For anyone who cares about the health of the planet, the Trump years have been, to say the least, profoundly discouraging. Barely two months in office, Mr. Trump ordered his cabinet to review and remove any regulatory obstacles to the production of oil, gas and coal; shortly thereafter, he renounced America’s support of the landmark Paris climate agreement, thus shedding any claim to American leadership on a global crisis.

It was more or less downhill from there. He methodically decapitated Obama-era rules aimed at limiting emissions from power plants and oil and gas operations and mandating increases in fuel-efficient vehicles. He also opened public lands hitherto shielded from exploration to mining and drilling.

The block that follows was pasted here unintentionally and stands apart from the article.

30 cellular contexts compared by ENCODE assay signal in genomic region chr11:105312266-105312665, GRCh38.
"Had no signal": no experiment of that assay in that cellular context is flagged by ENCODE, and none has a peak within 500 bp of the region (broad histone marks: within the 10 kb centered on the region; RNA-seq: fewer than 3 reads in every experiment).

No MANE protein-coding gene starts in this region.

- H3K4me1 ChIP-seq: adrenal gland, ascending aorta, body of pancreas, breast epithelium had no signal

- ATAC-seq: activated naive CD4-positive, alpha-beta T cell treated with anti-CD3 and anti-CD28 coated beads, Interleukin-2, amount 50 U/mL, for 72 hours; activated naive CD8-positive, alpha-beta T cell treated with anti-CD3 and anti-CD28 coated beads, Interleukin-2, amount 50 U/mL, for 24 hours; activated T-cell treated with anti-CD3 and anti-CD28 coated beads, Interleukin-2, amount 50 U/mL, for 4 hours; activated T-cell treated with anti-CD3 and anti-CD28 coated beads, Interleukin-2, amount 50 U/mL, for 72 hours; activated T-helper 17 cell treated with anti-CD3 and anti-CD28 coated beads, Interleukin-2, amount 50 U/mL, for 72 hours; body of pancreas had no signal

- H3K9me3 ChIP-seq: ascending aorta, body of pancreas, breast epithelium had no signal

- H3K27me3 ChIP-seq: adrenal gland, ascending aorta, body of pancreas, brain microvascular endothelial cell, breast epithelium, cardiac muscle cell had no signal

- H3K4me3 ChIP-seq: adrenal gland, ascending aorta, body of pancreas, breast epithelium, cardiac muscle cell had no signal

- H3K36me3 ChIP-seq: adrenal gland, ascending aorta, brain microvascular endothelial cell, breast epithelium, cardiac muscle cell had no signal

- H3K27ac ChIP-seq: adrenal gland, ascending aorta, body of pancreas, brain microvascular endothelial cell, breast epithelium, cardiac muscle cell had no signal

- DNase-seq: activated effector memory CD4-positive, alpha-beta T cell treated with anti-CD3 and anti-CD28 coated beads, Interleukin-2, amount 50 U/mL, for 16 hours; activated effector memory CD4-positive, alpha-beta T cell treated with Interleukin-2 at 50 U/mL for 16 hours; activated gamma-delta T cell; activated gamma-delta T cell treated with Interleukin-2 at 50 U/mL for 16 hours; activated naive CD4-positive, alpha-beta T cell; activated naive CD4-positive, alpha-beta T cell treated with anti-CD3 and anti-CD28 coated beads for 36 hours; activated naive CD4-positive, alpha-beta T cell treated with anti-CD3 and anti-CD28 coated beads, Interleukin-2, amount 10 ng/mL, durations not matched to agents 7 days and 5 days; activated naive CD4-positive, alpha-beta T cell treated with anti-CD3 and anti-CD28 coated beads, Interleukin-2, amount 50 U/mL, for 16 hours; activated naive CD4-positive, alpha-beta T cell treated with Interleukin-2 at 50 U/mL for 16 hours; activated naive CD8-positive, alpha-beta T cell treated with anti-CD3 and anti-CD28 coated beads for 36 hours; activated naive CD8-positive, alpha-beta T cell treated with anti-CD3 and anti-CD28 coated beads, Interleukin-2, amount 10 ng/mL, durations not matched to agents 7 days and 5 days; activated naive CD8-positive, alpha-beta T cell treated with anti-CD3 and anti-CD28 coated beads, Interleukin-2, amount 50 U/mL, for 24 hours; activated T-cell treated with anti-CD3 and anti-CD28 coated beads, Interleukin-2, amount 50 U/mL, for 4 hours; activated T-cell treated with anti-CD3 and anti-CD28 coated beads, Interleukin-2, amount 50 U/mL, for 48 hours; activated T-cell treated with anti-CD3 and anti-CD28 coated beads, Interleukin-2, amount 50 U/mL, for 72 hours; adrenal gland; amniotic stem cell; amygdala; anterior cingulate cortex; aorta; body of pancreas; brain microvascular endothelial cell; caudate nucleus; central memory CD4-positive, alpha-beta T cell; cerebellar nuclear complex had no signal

There were other assaults large and small on environmental protections, but the most damaging were those that undermined rules to diminish greenhouse gases while enabling the industries that produced them. All this despite the climate-related carnage in front of his own eyes, conspicuously the fires in California — and despite authoritative studies warning that failure to wrench emissions drastically downward over the next decade will bring irreversible damage.

Emissions in America, pre-Covid, declined slightly, thanks partly to the switch to cleaner fuels and the determined efforts of states and cites to do the job Mr. Trump won’t do. Globally, however, they’ve been rising, and the seas with them.